|name||Social Party Germany|
|category||corporate-left (originally labour)|
Olaf Scholz, finance minister and SPD party lead, recently forced the introduction of e-liquid taxation in Germany. Initial plans for prohibition taxes (4ct/mg nicotine, or up to 8.00EUR/10ml) were rejected by the coalition partner. But final taxation levels will reach 3.20EUR/10ml still. This was accompanied by a laughable raise in combustible tobacco taxes (0.25ct/cigarette, realistically 8-15ct/pack increments).
The legislatiton was roundly criticised by the scientific community (medical, tobacco and addiction research), all other political parties, customs union, the media, consumer groups, and obviously vaping companies. It's likely to drive e-cigarette liquids onto imports and grey markets, independent vape shops possibly out of business come 2026. While tobacco companies will only see mediocre taxation on their pod vape devices and combustibles. The legislation focus was squarely on (overestimated) taxation without any genuine population health considerations.
It since emerged that there was ample interaction with the tobacco industry prior to the legislation. And incredibly unscientific pretexts for e-cigarette taxation were provided by ABNR (a local pharma frontgroup purporting to advocate for smoking reduction).
Publicized rationale and discussions in health and finance committees was limited to a few traditional assumptions:
- E-cigarettes are not entirely harmless, ergo harmful. (Possible proliferation of anti-vax sentiments/obligingness.)
- Exaggerated teen use "concerns" to legitimize high taxation. (Unserious. No intent to research or strengthen existing youth protection laws / or lacking enforcement.)
- Disputation of cessation benefits.
- Refutation on probable contraband outcomes.
- And taxation on vape liquids would equalize them with combustibles. (This seems largely based on the notion that e-cigarettes were utilized as sort of tax evasion scheme.)
- Members of the SPD were still regularly claiming US EVALI cases were caused by e-cigarettes. (Requests to clarify the info origin remained unanswered. It's possible they were still reinforced by ABNR (embedded in one of the canned responses), despite prior newsletters clarifying otherwise.)
- Notes like "15 cigarettes equal 15 mg nicotine" signals limited interest on the actual data, or addiction potential and behaviour/effects. Nicotine was used as protogenic consideration to taxate e-cigarettes on (expert repsonse: "unscientific, at best").
- Barely superficial impact assessment, vaguely claiming even that the new taxation models would "reduce smoking for adults and adolescents". Evaluation is to be constrained to tax observation.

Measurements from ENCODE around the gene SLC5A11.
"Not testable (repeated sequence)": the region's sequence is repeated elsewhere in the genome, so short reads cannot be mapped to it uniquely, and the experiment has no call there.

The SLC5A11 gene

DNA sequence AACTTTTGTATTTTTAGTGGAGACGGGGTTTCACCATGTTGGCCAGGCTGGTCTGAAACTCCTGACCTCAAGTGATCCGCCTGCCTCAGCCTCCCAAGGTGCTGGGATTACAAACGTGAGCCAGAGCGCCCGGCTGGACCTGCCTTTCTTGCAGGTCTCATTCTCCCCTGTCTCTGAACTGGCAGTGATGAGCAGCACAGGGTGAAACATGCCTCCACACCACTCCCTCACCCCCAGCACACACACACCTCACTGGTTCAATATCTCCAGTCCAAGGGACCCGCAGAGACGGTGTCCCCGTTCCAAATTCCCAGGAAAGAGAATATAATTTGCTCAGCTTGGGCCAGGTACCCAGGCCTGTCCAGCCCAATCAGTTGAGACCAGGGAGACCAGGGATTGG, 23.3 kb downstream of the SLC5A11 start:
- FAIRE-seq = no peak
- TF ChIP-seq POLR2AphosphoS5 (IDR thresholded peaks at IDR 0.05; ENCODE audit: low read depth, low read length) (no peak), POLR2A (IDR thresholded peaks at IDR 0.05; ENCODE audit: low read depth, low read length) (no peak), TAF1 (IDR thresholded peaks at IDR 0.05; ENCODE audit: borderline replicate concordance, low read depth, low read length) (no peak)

- "Absurd plan" - Why even smoking opponents are criticizing Scholz’s new tobacco tax
- Planned tobacco taxes criticised from different angles
- "Public health catastrophe" (alternate drug and addiction report 2021, on original 8.00EUR/10ml proposal)
- How Olaf Scholz pleased the tobacco lobby
- ABNR, PoeLa, DKFZ and other reality deniers
- The gifts of Mr. Scholz
- SPD TabStMoG: Increasing smoking rates. Science-averse lobbying. Advise-resistant tax policy.
- Binding (SPD) is a withdrawing parliament member, possibly not that relevant. His involvement seemed more of a parting gift to pacify his "non-smokers protection" guise. Known entanglement with ABNR. Clarification requests (EVALI, tobacco vs nicotine addiction, cancer risks) were evaded with canned responses/hyperbole. Appears driven by quite genuine misapprehensions on real harm/addiction differences however.
- Schrodi (SPD) seemed tasked with lackey deeds to advance the legislation, leading in harm exaggerations and conflations from ABNR. And otherwise displayed some Krishnamoorthi-level expertise on scientific consensus and obvious outcomes. Gooky consultant interaspirations also made the committee meetings appear decidedly preconcluded.
- Somewhat irrelevant, but tobacco tax revision was expressely excluded in the original coalition agreement (SPD/CDU). Economic downturn from Covid possibly prompted the sudden move to revisit taxes.
- The legislation clearly wasn't meant or fit to be used in the upcoming elections.
- Similar taxes caused a smoking/black market increase in Italy/Hungary. Unlikely this wasn't made known beforehand.
- Minuscle combustible tax raises are certain to have no realistic steering effect towards smoking cessation.
- Germany has the laxest tobacco regulations in Europe, and remains the prime exporteur of industrial cigarettes. Virtually no state funded cessation efforts. No regulation for health insurers either.
- In response to an opposition request on the silently depreciated vape tax estimates: "all calculations by the finance ministry are serious" accompanied by an Olaf smirk. (Might just be parliamentary jesting, not uncommon. But could also indicate some understanding of the euphemistic initial calculations; or more likely the smoking relapse effects.)
- See also: legislation documents (Bundestag)